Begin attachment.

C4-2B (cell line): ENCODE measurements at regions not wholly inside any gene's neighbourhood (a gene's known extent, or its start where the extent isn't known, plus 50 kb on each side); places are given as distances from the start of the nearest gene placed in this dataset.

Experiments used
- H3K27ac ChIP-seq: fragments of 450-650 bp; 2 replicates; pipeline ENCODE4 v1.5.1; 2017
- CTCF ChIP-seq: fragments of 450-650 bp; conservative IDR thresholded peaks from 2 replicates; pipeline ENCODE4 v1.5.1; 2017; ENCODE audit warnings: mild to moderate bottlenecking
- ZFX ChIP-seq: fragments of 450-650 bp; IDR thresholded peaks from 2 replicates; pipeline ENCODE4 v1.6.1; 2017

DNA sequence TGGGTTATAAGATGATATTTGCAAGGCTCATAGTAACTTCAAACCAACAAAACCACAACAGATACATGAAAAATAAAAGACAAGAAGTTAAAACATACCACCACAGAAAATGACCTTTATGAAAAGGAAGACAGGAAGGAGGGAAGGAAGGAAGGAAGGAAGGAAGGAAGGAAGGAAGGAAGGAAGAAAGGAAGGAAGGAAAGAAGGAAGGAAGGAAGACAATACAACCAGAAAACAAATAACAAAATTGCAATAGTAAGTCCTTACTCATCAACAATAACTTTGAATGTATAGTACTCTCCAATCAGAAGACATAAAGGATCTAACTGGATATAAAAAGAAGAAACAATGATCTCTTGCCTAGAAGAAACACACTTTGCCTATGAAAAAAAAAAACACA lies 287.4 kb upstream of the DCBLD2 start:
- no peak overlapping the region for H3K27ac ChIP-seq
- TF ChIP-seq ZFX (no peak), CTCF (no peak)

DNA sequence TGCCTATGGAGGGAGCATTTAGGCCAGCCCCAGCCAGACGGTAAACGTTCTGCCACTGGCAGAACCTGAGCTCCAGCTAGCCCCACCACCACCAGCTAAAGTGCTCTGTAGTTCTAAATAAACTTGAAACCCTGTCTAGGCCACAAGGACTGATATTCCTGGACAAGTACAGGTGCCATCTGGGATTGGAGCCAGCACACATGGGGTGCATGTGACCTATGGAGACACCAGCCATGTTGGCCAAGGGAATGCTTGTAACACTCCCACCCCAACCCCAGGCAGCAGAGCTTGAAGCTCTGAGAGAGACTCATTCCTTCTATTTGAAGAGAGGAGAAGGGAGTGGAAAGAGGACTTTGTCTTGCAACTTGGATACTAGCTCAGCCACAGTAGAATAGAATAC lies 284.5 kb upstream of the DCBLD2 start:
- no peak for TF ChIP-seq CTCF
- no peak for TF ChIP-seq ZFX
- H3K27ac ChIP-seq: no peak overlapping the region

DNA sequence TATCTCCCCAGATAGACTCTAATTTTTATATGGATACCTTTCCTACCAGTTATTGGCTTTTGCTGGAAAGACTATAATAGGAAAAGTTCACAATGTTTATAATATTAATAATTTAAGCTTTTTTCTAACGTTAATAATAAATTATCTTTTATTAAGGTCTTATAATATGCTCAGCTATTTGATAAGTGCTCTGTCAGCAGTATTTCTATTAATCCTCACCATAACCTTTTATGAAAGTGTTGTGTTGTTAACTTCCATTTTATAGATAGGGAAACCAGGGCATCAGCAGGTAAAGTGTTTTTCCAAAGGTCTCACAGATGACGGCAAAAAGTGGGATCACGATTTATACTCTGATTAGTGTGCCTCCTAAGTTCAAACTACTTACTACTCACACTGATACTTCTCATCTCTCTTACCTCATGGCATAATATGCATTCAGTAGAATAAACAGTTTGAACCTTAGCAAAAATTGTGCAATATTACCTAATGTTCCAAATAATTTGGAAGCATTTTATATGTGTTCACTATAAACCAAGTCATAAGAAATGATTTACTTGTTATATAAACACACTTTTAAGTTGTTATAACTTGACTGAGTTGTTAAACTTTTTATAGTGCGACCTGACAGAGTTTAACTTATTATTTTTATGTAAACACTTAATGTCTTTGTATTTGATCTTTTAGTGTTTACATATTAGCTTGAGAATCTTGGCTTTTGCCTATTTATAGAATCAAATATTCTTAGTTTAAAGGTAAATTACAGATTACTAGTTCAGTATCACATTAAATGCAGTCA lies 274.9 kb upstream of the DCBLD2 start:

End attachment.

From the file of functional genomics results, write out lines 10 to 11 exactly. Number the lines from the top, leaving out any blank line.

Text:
- no peak for TF ChIP-seq CTCF
- no peak for TF ChIP-seq ZFX